- Young engineers looking for a more flexible workplace must increase their network. It will help you to see what other firms are doing and help you identify flexibility in the companies close to you.
- For tenured engineers looking for a more flexible workplace, get a connection to your CEO or owner and show them that hybrid is here to stay, share news articles with them about flexibility, invite them to a professional organization meeting about flexibility, and ask them to be open to innovation that is happening in other industries.
More Details in This Episode…
About the Guest: Malory Atkinson, CPSM, LEED GA
Malory Atkinson, CPSM, LEED GA, is the co-founder and managing partner at Shear Structural. Malory has a unique background in both construction and engineering operations. She holds a B.S. degree in Building Construction from Georgia Tech and an MBA in Marketing from Georgia State University. Her technical, marketing, business development, and tech startup experience provide a specialized expertise in managing the firm’s business operations.
Malory has served as the chair of Women’s Leadership Initiative (WLI) for ULI, and well as an UrbanPlan Facilitator for ULI Atlanta. She is a 2019 graduate of the Center for Leadership. Malory was named “Small Businessperson of the Year” by the Atlanta Business Chronicle in 2018, one of Georgia State University’s 40 under 40 in 2019, one of Georgia State’s 40 under 40 in 2019, a “Rising Star” by CE News Magazine in 2021, one of Georgia Techs 40 under 40 in 2021, and one of “100 Influential Women in Engineering” by Engineering Georgia in 2020, 2021, and 2022. She currently sits on the board of ULI Atlanta and Georgia Techs College of Building Construction
About the Hosts
Mathew Picardal, P.E.
Mathew is a licensed engineer, practicing on structural projects in California, with an undergraduate degree from Cal Poly Pomona and an M.S. in Structural Engineering from UC San Diego. He has designed and managed various types of building structures, including residential wood apartment buildings, commercial steel buildings, and concrete parking structures and towers. He also hosts the new YouTube channel “Structural Engineering Life,” through which he promotes the structural engineering profession to engineering students who are not familiar with the industry perspective.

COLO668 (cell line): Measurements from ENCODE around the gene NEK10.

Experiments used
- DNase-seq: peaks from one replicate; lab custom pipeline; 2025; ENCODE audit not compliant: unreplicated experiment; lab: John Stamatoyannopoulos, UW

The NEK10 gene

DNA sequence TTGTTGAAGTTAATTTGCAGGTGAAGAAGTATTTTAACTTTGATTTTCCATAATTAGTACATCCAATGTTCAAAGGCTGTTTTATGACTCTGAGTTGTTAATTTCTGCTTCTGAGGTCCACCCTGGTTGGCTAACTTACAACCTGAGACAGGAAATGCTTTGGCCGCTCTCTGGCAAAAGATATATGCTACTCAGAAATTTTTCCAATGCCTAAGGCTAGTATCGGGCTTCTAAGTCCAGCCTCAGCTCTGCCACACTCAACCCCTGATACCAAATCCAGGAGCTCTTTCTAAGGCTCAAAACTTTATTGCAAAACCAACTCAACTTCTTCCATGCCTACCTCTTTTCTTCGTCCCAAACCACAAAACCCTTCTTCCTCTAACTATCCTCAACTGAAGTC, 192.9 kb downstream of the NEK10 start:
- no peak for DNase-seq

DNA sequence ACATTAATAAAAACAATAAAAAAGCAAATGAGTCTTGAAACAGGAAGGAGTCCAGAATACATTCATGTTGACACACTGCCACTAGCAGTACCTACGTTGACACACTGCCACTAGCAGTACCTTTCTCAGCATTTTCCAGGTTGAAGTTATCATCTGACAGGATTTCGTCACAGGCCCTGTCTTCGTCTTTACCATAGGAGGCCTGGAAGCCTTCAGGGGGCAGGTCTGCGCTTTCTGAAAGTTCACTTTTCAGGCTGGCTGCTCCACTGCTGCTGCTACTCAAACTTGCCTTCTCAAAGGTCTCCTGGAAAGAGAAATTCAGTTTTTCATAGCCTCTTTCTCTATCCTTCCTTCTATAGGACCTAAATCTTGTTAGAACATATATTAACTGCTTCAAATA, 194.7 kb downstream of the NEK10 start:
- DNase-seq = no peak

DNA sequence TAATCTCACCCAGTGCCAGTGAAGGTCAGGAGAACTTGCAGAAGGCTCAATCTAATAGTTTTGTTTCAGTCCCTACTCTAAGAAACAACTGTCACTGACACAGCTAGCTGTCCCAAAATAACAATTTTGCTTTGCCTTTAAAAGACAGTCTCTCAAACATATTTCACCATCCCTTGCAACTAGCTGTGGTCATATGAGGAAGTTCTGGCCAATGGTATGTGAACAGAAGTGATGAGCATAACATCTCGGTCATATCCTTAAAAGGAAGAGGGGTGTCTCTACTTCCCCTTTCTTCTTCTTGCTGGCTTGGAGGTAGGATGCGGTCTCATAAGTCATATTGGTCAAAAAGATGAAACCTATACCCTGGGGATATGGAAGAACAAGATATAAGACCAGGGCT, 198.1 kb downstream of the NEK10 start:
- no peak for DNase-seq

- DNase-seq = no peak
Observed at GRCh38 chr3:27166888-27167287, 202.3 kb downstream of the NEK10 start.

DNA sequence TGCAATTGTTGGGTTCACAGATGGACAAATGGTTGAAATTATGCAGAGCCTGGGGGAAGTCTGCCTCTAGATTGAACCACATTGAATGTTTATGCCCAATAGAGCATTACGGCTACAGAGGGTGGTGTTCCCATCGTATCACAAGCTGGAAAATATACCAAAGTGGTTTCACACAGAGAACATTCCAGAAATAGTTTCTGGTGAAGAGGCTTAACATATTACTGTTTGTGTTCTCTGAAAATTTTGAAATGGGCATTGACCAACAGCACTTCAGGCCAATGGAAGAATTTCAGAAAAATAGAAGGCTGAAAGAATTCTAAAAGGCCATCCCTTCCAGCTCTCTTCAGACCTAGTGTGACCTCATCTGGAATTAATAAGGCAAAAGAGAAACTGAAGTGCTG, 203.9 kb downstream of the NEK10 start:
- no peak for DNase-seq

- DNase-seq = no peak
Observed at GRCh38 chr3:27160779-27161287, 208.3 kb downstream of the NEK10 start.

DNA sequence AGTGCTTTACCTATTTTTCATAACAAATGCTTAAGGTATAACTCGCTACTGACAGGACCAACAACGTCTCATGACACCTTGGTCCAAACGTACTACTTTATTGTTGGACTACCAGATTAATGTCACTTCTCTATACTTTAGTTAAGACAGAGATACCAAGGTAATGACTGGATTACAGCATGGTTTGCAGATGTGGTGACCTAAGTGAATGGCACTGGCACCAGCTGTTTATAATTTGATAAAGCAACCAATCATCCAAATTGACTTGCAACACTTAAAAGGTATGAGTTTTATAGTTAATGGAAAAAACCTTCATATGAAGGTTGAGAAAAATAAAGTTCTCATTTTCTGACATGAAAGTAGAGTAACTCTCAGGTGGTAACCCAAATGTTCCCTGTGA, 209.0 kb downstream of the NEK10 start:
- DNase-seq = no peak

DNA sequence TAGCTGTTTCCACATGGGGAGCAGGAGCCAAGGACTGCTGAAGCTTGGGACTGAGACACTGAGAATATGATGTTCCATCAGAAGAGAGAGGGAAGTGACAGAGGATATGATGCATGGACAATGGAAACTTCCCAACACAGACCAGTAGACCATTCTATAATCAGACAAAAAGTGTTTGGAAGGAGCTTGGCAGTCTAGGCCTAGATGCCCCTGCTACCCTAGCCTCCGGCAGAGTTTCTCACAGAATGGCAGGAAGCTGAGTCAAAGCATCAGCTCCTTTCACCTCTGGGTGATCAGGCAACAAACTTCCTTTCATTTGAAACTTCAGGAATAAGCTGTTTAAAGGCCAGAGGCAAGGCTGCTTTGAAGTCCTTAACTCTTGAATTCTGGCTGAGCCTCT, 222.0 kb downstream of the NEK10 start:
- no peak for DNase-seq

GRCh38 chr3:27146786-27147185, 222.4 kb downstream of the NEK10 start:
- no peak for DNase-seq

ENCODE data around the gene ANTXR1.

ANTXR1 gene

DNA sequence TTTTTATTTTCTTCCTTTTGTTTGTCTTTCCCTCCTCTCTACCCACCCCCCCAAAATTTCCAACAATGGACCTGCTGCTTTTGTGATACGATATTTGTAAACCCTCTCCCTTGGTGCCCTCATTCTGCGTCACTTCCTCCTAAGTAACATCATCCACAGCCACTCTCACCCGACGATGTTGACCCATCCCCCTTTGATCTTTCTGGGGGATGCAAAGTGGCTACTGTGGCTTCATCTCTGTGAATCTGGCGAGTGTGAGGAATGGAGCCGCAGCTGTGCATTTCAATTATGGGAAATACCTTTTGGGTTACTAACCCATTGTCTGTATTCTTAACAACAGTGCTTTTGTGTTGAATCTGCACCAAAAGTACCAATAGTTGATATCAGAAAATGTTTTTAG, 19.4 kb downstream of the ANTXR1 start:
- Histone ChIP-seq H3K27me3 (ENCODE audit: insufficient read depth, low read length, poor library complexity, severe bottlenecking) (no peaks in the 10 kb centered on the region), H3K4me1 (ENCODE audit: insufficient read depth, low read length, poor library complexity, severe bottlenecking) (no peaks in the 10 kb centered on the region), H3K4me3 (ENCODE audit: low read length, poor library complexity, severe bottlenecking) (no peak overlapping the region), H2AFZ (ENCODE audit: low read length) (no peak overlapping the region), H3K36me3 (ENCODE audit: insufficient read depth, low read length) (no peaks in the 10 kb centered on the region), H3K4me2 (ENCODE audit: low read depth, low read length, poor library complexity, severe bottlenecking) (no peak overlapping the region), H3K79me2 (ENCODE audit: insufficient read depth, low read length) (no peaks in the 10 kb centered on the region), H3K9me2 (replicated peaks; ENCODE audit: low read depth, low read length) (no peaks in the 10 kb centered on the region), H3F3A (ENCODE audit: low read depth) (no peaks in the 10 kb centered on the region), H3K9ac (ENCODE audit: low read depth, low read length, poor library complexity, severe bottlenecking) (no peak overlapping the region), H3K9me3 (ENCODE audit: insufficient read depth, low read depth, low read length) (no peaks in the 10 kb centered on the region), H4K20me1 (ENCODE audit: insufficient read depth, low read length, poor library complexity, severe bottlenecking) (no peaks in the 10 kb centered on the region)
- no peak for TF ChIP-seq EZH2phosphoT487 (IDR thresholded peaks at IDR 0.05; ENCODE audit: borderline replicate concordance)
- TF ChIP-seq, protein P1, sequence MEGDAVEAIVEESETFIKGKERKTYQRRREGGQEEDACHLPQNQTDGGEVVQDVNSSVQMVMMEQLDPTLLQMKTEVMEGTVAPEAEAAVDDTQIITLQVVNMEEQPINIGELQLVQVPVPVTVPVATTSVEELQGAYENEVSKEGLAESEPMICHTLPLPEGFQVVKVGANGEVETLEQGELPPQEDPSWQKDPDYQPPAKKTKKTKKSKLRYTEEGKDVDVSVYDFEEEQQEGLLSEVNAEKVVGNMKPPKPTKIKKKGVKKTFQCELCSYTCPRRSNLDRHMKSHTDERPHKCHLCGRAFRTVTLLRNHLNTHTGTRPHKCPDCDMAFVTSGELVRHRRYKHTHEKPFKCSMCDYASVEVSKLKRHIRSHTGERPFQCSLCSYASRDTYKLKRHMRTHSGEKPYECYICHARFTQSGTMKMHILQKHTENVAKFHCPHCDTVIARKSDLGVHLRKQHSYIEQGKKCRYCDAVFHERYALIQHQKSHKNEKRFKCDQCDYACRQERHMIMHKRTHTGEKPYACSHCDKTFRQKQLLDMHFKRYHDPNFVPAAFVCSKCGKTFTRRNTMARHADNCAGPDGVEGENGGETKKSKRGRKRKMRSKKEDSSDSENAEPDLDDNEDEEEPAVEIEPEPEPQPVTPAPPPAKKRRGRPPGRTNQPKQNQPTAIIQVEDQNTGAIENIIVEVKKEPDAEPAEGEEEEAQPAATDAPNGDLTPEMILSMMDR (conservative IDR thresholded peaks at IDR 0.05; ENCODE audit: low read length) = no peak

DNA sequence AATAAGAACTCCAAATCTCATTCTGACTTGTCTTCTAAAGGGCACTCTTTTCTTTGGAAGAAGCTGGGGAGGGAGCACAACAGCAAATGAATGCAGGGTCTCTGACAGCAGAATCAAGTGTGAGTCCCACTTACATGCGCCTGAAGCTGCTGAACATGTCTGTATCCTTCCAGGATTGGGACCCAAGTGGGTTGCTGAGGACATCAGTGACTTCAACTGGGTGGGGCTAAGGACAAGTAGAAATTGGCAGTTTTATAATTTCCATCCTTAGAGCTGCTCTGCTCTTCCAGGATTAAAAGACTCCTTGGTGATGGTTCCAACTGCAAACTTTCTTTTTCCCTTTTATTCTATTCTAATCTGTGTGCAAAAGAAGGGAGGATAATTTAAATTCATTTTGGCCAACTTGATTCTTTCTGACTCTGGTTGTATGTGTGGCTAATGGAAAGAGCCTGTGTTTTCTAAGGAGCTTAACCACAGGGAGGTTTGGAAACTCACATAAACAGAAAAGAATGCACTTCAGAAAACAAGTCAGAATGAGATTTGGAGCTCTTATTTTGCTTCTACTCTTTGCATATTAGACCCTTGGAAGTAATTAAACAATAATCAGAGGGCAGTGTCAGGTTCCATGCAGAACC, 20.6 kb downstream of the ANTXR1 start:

Cara Green, P.E.
Cara Green, P.E., works in Hilti’s North American headquarters as the Structural Engineering Trade Manager for the U.S. and Canada. She is currently an EIT in Texas and received her bachelor’s in civil engineering from the University of Alabama in Huntsville.
This Episode Is Brought to You By:
Colliers Engineering & Design
Colliers Engineering & Design is a multidiscipline engineering firm with over 1,800 employees in 63 offices nationwide — and growing fast! Colliers Engineering & Design maintains an internal culture that is nurtured through the promotion of integrity, collaboration, and socialization. Their employees enjoy hybrid work environments, continuous career advancement, health and wellness offerings, and programs and projects that have a positive impact on society. Colliers Engineering & Design stays on the cutting-edge of technology, and their entrepreneurial approach to expansion provides personal and professional development opportunities across the firm. Leadership’s dedication to the well-being of their employees and their families is demonstrated throughout the wide range of benefits and programs available to them. For more information, visit the career page on their website at colliersengineering.com.
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Please leave your comments or questions in the section below on how engineers can find flexibility in structural engineering.
To your success,
Mathew Picardal, P.E. & Cara Green, P.E.
Hosts of The Structural Engineering Podcast